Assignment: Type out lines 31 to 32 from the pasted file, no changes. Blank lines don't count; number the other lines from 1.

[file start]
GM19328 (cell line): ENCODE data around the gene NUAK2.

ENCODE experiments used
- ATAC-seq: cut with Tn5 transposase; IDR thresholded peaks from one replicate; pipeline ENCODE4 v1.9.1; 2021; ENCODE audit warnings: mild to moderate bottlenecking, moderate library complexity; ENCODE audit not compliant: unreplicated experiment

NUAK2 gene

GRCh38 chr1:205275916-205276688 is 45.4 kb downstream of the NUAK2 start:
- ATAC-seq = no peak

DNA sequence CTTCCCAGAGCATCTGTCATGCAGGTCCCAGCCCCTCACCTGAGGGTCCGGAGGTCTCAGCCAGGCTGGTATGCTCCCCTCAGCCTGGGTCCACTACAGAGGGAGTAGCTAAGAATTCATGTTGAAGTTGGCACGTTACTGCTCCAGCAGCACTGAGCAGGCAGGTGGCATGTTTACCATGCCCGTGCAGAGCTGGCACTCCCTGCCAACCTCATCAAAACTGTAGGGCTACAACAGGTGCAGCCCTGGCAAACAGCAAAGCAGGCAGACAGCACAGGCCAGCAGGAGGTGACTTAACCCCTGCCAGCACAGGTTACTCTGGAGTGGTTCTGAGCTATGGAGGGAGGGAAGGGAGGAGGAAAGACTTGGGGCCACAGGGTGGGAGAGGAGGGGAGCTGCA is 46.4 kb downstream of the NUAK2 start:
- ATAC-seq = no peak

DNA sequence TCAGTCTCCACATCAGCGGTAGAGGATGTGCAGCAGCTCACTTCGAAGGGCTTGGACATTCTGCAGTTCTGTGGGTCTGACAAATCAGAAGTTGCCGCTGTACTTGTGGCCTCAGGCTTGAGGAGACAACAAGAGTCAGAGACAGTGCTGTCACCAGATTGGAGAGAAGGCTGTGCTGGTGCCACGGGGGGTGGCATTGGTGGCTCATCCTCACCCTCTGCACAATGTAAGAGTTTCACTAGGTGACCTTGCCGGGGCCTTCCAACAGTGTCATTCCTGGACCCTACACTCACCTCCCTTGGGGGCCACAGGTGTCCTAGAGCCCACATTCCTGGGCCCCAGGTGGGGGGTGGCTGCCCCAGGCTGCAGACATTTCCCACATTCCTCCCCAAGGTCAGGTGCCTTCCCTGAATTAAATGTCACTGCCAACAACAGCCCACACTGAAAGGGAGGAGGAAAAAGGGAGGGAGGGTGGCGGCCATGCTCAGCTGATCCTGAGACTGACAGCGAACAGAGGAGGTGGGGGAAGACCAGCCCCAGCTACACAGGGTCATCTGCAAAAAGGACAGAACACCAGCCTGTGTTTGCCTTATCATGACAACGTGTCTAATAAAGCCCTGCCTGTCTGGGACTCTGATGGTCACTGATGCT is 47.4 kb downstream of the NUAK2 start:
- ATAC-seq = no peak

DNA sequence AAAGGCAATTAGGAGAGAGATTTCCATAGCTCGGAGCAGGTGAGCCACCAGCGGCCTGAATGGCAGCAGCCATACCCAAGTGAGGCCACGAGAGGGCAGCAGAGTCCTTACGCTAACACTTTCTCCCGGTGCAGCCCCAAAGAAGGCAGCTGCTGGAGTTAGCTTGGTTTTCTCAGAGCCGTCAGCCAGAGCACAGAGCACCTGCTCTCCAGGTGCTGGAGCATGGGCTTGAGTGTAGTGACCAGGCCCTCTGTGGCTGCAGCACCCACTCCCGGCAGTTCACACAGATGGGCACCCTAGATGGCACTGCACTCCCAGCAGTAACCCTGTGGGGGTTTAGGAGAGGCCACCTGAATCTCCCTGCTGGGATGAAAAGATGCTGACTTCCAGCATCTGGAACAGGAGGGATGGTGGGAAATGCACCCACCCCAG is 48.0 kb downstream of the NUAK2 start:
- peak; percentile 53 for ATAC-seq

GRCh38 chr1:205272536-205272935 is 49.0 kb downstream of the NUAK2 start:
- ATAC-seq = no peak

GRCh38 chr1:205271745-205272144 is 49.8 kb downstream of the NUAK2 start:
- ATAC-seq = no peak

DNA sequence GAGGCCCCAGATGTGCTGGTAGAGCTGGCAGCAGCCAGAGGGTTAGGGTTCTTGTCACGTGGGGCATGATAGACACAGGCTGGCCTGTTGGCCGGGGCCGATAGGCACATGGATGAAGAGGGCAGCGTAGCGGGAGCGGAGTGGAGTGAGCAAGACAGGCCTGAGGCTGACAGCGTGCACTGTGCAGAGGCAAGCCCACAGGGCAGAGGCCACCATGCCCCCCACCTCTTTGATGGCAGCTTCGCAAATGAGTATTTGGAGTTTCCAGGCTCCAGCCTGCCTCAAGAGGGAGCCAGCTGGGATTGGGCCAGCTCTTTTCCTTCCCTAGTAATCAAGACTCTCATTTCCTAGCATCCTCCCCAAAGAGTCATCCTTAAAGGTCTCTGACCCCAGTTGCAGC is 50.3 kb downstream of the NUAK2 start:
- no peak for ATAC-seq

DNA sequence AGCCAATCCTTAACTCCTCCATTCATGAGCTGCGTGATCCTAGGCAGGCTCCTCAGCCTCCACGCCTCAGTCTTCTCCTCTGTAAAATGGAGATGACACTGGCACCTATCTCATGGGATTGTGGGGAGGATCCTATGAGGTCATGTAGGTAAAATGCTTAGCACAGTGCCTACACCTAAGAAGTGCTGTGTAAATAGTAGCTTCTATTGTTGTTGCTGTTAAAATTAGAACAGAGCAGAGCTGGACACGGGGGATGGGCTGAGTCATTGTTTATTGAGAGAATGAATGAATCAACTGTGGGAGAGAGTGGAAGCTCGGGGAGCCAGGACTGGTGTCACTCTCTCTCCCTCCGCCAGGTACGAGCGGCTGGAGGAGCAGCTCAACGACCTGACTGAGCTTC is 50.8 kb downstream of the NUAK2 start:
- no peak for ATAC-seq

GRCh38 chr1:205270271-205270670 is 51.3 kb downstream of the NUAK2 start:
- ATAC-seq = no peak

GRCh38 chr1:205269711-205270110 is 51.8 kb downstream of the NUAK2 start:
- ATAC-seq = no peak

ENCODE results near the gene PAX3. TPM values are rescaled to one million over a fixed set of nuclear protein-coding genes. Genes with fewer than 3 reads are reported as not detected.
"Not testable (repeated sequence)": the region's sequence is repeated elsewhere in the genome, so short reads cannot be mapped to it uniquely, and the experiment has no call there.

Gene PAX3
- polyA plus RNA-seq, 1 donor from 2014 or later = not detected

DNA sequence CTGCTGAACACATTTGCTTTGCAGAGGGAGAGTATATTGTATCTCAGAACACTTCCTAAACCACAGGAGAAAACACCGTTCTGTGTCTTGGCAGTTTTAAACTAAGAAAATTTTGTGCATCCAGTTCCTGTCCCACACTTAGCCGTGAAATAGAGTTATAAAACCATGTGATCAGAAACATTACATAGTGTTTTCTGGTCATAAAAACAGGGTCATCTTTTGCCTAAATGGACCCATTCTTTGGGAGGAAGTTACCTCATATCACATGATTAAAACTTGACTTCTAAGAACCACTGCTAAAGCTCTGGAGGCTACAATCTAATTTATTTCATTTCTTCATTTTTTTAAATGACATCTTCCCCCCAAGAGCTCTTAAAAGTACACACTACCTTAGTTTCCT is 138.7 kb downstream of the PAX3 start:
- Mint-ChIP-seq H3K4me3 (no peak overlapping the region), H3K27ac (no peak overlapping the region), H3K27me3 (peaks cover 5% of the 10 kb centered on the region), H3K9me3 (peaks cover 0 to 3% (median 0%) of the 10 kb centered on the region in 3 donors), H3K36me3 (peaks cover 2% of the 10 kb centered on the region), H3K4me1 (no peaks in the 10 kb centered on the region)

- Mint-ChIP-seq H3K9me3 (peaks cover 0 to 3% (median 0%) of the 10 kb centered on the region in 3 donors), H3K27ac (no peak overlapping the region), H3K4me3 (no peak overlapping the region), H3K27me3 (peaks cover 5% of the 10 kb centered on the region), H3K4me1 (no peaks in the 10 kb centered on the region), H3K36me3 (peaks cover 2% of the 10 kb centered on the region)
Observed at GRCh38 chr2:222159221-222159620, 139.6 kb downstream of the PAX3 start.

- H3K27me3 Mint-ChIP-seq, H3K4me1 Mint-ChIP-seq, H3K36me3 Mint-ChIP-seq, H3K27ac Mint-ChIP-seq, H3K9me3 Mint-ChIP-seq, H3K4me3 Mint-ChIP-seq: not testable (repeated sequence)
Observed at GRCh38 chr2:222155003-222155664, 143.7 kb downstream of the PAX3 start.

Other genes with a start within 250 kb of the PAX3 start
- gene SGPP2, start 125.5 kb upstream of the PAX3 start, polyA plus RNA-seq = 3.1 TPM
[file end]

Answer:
- Mint-ChIP-seq H3K9me3 (peaks cover 0 to 3% (median 0%) of the 10 kb centered on the region in 3 donors), H3K27ac (no peak overlapping the region), H3K4me3 (no peak overlapping the region), H3K27me3 (peaks cover 5% of the 10 kb centered on the region), H3K4me1 (no peaks in the 10 kb centered on the region), H3K36me3 (peaks cover 2% of the 10 kb centered on the region)
Observed at GRCh38 chr2:222159221-222159620, 139.6 kb downstream of the PAX3 start.